Robot Hair Transplant Glossary
A motor that translates control signals into mechanical movement. The control signals are usually electrical but may, more rarely, be pneumatic or hydraulic. The power supply may likewise be any of these. It is common for electrical control to be used to modulate a high-power pneumatic or hydraulic motor.
A list of steps used to find a solution to a given problem. In hair transplantation, variables include determining the angle, depth and composition of follicular unit grafts.
Articulated component of the robotic hair transplantation device.
Software component of ARTAS System that runs on the hair transplant operating workstation.
ARTAS FU Counter Application
A software program used during microscopic inspection of individual follicles after harvesting for compiling a statistical report of the follicular unit quantity and quality used in the hair restoration.
ARTAS Key device
This USB security device is typically plugged into a monitor USB port to ensure that each donor harvest is tracked and counted against the number of follicular units that are licensed for harvest.
ARTAS Patient Chair
The reconfigurable chair used for harvesting and implantation on the patient undergoing the hair restoration procedure.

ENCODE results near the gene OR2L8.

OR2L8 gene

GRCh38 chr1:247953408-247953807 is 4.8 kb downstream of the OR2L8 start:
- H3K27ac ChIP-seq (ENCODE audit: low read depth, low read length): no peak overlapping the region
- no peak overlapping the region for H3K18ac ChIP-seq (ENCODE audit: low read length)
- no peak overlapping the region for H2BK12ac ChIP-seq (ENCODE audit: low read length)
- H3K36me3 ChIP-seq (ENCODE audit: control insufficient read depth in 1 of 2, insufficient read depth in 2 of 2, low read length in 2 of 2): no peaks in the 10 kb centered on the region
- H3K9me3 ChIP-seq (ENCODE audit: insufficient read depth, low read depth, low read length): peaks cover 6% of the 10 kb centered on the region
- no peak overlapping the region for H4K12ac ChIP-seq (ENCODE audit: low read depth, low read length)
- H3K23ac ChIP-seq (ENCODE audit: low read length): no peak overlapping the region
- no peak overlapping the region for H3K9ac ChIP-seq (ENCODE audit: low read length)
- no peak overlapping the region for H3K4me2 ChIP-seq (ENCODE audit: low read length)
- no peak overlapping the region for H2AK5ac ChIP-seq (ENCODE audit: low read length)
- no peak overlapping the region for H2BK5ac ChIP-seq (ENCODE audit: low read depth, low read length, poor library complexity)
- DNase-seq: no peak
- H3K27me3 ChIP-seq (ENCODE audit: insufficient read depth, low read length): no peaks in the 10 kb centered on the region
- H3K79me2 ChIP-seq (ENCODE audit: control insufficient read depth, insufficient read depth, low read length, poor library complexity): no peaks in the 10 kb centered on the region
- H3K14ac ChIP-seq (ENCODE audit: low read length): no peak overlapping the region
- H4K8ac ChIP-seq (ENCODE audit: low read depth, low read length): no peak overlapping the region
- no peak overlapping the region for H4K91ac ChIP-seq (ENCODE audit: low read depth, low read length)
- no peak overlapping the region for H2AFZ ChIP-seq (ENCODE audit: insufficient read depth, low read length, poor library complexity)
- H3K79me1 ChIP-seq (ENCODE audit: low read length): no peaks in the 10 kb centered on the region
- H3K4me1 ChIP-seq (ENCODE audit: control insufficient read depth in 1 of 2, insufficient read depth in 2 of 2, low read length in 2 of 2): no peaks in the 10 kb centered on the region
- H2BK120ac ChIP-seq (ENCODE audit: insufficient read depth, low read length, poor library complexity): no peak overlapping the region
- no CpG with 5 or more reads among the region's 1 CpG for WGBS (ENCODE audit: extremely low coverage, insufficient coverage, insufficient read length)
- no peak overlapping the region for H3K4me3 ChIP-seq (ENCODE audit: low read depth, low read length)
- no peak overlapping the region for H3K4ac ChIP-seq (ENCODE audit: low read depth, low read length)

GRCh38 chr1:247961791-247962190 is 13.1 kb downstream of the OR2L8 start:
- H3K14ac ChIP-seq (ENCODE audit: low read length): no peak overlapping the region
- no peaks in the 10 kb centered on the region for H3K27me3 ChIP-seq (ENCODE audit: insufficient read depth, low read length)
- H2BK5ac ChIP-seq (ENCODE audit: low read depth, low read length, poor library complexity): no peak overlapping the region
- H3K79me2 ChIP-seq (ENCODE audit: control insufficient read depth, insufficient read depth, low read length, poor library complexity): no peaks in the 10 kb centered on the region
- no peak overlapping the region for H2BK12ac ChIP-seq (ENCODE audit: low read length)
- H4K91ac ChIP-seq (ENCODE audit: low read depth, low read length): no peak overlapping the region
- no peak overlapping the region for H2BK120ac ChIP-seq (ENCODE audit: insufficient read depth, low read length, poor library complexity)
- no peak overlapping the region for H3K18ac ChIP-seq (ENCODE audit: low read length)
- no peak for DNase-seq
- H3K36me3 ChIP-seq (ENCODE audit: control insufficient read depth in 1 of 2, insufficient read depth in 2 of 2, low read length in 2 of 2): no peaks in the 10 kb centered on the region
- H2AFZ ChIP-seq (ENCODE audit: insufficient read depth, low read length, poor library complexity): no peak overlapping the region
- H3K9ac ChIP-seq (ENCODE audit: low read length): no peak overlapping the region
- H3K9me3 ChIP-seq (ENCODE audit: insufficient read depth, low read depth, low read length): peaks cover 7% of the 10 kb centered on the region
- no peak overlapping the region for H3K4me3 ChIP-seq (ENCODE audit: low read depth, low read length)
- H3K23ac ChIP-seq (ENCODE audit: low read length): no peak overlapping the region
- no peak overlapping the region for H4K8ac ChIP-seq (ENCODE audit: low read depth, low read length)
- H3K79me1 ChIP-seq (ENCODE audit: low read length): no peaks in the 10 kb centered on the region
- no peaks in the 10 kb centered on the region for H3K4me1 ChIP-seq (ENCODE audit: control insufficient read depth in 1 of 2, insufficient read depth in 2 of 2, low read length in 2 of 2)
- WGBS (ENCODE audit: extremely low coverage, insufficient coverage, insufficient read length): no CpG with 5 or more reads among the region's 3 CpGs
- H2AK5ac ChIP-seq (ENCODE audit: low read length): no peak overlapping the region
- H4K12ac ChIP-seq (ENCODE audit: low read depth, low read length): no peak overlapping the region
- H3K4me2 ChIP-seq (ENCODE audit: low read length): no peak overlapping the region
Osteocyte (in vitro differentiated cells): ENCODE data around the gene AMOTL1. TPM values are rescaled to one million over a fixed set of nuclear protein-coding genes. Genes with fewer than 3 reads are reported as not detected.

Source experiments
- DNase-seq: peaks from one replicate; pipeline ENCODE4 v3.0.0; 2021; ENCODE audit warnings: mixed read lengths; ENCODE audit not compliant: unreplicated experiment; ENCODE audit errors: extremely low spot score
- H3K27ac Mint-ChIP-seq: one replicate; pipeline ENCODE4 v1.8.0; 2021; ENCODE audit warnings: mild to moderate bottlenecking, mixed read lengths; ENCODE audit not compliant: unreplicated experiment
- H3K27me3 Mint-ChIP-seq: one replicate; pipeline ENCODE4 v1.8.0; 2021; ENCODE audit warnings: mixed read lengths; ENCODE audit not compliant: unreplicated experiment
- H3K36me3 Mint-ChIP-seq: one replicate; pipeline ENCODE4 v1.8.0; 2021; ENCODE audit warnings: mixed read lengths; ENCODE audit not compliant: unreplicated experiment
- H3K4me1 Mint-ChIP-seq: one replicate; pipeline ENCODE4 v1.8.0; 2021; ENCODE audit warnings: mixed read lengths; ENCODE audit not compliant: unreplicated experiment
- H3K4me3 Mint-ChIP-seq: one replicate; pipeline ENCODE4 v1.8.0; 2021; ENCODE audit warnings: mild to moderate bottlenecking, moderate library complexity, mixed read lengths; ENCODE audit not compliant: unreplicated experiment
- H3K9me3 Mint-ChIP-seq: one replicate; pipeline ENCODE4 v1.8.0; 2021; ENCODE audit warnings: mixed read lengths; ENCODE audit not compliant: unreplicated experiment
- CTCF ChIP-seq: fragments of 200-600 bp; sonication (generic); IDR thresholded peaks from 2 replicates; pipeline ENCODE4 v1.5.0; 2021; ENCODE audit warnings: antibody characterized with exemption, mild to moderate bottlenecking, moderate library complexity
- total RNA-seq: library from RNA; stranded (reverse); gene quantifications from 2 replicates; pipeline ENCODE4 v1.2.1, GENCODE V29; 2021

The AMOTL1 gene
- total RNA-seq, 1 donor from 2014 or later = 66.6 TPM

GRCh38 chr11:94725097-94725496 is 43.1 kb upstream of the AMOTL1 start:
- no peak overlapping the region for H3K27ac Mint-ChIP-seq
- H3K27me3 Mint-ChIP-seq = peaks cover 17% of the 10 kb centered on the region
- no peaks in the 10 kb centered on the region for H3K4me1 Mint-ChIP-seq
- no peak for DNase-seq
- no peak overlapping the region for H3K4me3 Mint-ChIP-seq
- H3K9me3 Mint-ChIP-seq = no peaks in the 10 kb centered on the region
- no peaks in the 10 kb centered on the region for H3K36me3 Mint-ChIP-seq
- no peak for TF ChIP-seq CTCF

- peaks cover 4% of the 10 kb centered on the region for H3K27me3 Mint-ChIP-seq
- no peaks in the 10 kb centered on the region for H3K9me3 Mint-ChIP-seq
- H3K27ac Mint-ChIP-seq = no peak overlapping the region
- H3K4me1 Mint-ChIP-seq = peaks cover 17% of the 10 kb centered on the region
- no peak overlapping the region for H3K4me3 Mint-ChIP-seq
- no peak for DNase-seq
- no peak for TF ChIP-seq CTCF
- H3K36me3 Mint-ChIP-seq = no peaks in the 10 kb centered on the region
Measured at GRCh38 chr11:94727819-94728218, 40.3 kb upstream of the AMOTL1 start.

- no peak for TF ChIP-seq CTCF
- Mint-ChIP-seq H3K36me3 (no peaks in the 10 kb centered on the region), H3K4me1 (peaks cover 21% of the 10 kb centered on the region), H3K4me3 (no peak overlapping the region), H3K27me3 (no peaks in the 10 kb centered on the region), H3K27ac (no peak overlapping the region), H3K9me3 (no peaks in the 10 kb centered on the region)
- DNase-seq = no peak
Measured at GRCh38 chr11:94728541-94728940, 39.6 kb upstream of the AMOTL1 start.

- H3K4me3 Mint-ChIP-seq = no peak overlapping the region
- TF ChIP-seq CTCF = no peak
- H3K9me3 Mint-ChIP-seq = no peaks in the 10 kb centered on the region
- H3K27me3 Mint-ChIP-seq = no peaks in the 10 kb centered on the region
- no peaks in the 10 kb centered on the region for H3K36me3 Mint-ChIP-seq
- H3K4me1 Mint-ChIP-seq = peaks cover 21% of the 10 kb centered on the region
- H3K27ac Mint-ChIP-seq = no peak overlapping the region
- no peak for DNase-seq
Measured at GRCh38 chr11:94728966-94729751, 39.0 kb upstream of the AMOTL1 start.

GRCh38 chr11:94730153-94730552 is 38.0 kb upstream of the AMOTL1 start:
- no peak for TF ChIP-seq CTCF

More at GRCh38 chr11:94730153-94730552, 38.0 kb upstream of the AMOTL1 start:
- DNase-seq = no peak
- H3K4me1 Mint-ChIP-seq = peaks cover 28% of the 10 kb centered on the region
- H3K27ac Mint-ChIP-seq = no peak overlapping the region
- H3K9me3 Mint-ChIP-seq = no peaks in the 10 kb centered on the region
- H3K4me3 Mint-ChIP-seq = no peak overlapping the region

A combination of components used to perform the ARTAS hair transplant procedure.
ARTAS System Cart
The ARTAS System component that holds the robotic arm and controls for the extract component of the hair restoration surgery.
The intelligence of machines and the branch of computer science that aims to create it.
A system uses programmable equipment for production. The equipment is capable of being altered and controlled by the program depending on the product.
Procedures in a system occurring without worker involvement and pre-programmed operations.
The point that something such as a tool rotates around. The number of axes a robot has varies, but the majority of industrial robots are 4-axis or 6-axis.